When I was in seventh grade, my energetic history teacher bravely chose to tackle a new topic in her classroom full of homogenous, upper-class students: diversity. She explained the concept of diversity to us — that including multiple perspectives & backgrounds in any pursuit creates a richer, more dynamic community. We nodded our heads, digesting this idea of inclusiveness, and walked away feeling positive about it. Yeah, diversity, that sounds cool.
On that day, I went home feeling empowered & idealistic & lofty — I like diversity, so I must be anti-racist, right? I had a whole conversation about diversity. I knew everything.
Two weeks ago, that perception — my concept of comfort with race — came crashing down.
Until this year, racial identity and the concept of “white privilege” has existed as a theoretical concept in my life. I have read about race, discussed races, taken classes on race — but all in the safety of relative homogeneity. From that day in my Episcopal middle school to my semester-long course on race relations, I have primarily engaged in racial discourse from an outsider’s perspective. I have seen the effects of white privilege as tragic but removed from my life. Even when discussing horrifying statistics on discrimination in America, I haven’t felt the effects of those truths. Yes, those statistics are terrible — but here are these African-American and Latino/Latina students, sitting in the same classroom as I am, seemingly fine. They have surmounted the odds, and they are thriving. For the people of color in my life, everything’s okay.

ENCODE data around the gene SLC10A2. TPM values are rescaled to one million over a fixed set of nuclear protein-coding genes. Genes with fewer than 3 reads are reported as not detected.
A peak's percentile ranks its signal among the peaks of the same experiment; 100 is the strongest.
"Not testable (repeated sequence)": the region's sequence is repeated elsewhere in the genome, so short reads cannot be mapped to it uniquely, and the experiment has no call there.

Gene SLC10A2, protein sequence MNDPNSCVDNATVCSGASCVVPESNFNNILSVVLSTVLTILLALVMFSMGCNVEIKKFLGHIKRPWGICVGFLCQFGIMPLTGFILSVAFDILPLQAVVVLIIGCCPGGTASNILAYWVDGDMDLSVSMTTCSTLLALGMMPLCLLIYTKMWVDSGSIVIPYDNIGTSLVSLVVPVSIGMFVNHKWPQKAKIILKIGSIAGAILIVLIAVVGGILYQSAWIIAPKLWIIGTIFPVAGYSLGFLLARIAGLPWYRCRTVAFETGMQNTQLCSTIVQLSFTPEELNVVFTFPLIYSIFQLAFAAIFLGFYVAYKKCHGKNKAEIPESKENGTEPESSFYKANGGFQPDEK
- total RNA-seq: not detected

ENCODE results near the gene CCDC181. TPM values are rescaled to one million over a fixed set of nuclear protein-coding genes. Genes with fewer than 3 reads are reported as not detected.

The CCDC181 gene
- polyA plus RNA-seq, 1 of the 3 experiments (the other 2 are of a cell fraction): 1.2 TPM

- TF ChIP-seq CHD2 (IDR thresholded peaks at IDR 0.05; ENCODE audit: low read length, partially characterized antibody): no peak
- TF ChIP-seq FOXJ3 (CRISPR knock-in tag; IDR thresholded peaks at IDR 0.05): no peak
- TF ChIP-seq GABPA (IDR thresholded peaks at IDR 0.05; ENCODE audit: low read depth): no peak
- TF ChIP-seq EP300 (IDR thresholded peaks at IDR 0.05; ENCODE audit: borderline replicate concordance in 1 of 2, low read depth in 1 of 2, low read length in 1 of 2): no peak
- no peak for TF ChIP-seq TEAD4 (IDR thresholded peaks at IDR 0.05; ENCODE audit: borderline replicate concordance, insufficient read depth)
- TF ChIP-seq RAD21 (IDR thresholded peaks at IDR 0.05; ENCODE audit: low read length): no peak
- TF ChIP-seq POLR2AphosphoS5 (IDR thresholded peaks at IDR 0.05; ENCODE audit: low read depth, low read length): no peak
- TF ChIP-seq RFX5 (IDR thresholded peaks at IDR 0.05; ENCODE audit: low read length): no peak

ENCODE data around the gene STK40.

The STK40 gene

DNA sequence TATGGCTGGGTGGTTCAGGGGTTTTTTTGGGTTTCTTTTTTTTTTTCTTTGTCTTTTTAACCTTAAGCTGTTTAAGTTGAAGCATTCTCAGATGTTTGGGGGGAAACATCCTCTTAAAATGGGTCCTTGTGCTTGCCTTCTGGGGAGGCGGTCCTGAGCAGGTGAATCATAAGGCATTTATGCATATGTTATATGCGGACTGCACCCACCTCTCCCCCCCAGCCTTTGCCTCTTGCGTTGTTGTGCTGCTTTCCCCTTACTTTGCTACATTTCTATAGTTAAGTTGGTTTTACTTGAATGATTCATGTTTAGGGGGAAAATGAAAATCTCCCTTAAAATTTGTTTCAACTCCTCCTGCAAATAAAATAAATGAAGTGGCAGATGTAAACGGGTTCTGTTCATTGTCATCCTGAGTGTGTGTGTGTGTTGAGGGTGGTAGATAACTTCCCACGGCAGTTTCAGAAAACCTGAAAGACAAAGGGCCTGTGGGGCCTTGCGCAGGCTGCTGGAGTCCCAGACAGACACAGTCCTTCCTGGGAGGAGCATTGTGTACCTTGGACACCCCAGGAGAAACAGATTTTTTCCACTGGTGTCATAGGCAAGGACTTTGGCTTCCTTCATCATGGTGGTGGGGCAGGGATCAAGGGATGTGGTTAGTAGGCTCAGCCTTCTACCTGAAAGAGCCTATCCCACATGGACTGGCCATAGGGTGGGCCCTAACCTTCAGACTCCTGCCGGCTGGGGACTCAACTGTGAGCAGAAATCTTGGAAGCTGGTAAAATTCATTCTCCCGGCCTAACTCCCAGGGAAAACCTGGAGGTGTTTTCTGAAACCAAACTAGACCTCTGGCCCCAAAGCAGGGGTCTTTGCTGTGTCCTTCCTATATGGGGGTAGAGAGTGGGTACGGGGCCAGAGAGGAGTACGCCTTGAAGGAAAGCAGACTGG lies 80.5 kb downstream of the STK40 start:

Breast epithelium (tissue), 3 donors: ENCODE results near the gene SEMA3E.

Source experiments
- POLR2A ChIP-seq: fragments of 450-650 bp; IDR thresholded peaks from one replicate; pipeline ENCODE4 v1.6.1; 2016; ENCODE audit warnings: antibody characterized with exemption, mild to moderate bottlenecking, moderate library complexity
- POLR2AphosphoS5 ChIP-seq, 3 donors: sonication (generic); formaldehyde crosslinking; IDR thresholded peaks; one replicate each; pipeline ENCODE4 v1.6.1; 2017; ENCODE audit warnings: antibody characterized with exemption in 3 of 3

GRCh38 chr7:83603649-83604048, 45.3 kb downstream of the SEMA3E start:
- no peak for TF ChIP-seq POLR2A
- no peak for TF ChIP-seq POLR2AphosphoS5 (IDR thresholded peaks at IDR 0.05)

This year, as the number of people of color in my life grew, I could no longer say that was true. Everything’s not okay.
In my classroom, we’ve talked about race. We’ve asked questions, challenged each other’s opinions, and reached new conclusions. My students’ remarks have ranged from insightful to doubtful, from inspiring to troubling. And while I have been eager to engage in these conversations, I’ve noticed a startling reality: during these discussions, my students are often teaching me. They’re considerably more adept at navigating conversations on race than I am, and oftentimes, I have become the student.
This year, I have become the energetic math teacher, bravely tackling the topic of diversity in my classroom of heterogeneous students of all backgrounds and circumstances, but rather than walking away feeling confident, I am walking into summer feeling more confused than ever.
And so, I’m embarking on this effort — to write about race each day for 30 days, and then some. To actively explore race — to refuse to be a bystander, to let this topic become external to me.
This is my start.